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Agrippas trilemma states that formal systems are either self-circular, infinitely regressive or axiomatic.

Its commonly taken that mathematics is axiomatic. However just as mathematicians can build ever more elaborate structures, they can painstakingly dig-down into foundations.

Does this mean that mathematics is actually infinitely regressive, it's just that the diggig is a bit slow?

After ymars comment, I emphasise I mean formalistically.

(From another perspective mathematics is what mathematicians trained at certain schools do; similarly to some contemporary description of art by critics, art is something that artists trained at certain schools do. But one could argue here, the critics have just thrown in the towel.)

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Related: this (possible duplicate?) and this –  commando Dec 1 '12 at 3:16
    
I'd go with the first - mathematics is full of paradox, circular reasoning and infinite regress, as well as stretches of air-tight logic. –  Mozibur Ullah Dec 1 '12 at 3:23
    
@commando:I guess what I'm really questioning is the tripartite structure of the trilemma. That an axiomatic foundation can always be critiqued, so we must end up in an infinite regress, or a circular argument. –  Mozibur Ullah Dec 1 '12 at 3:27
    
Mathematics isn't infinitely regressive because mathematics is what mathematicians do. And mathematicians, generally, do not "painstaking dig-down into foundations". Eventually it is all built on a gentlemen and gentlewomen's agreement. –  ymar Dec 1 '12 at 13:31
    
@Ymk: fair enough, but there is a foundationalist movement within mathematics, we have ZFC, the peano axioms, material set theory, homotopy type theory, category theory advancing the notion of what foundations mean. Any rigorous work in any direction is 'painstaking'. Actually your comment reminds of what some contemporary critics say about art, it is what artists do. Critics in previous eras may beg to disagree. I wonder what Duchamp would say about it... –  Mozibur Ullah Dec 1 '12 at 17:12

1 Answer 1

Mathematics is not "infinitely regressive"

Its commonly taken that mathematics is axiomatic. However just as mathematicians can build ever more elaborate structures, they can painstakingly dig-down into foundations.

Does this mean that mathematics is actually infinitely regressive, it's just that the diggig is a bit slow?

Mathematics is not infinitely regressive, because the establishment of a set of axioms from which all interesting theorems follow has been in fact not only finite, but realizable. Specifically a set of axioms cannot be further analyzed if all the axioms are independent.

An axiom P is independent if there are no other axioms Q such that Q implies P.

The analysis of axiom independence has been a very important search in establishing axiomatic systems and today's axiomatic systems are independent in this sense.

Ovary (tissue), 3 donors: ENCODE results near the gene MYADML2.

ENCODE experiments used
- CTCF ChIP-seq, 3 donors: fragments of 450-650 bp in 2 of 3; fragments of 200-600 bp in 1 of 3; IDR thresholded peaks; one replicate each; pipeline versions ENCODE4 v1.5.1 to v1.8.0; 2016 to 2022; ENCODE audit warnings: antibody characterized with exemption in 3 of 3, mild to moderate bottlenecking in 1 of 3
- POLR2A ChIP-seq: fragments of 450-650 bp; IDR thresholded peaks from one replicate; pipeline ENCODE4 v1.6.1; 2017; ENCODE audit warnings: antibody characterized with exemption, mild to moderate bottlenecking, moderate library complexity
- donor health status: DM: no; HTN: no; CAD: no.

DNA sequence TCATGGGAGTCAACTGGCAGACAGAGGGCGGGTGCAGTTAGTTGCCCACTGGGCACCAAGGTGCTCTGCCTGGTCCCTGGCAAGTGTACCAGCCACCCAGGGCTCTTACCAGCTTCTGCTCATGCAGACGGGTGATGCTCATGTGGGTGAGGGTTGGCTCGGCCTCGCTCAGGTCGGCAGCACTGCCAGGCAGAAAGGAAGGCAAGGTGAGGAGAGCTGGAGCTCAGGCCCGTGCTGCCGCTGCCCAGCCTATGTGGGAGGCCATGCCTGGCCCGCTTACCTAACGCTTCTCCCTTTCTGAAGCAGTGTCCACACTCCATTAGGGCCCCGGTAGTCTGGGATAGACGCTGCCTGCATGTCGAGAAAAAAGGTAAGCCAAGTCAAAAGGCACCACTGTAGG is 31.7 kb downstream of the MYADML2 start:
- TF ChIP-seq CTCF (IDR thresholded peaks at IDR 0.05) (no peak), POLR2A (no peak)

In case you wonder: The fact that it is possible to find different "foundations" for previously established mathematical results (i.e multiple groups of axioms for a given set of theorems) is a matter concerning the pluralism of foundational systems, not their being infinitely regressive.

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Supposing there is a pluralism of foundations, ie a multiverse of set theories. Is there no possibility in the future that some principle could be found that then originates this multiverse? Do you rule that out? –  Mozibur Ullah Dec 5 '12 at 16:54
    
@MoziburUllah: A "principle" from which ZF, ZFC, NF, NBG, KM, etc. would eventually "originate"? I would very much doubt it. And how would you find a common "principle" from which both ZFC and ZF¬C "originate"? So, yes, I would rule it out. The point here is that foundational systems are not just used by reconstructive means, but are battlefields to decide which interesting mathematical fact should actually be true (think of CH (and ¬CH)!). –  DBK Dec 5 '12 at 23:03
    
@DBK: in principle, ZFC and ZF¬C could arise as examples of two "set theories", in the same way that you can have two different commutative rings with additive identity denoted 0 and unity denoted 1, in which 1+1=0 and 1+1≠0 respectively. A common foundation could motivate ZFC and ZF¬C as objects of interest in some deeper theory in which the Axiom of Choice would not necessarily make sense as a basic postulate. On the other hand, we are not required to contemplate whether or not a "deeper potential foundation" exists, nor would it necessarily be unique anyway. –  Niel de Beaudrap Dec 6 '12 at 0:14
    
@NieldeBeaudrap: I agree with you. Nice analogy wrt ZF and AC - I thought of the more classical example of euclidean and hyperbolic geometry in their historical formulations (i.e. devising respectively the parallel postulate and its negation) as "originating" from a "deeper foundation", namely Riemannian geometry. If that is what the OP is asking, then I would not rule it out. But it goes without saying that I also agree with your last point, so I don't see this as a way around the multitude of possible foundations. –  DBK Dec 6 '12 at 0:51
    
@DBK Is there any proof that mathematics is not infinitely regressive? Linking Wikipedia entry which states "Proving independence is often very difficult" unfortunately does not suffice. –  Sniper Clown Dec 6 '12 at 1:39

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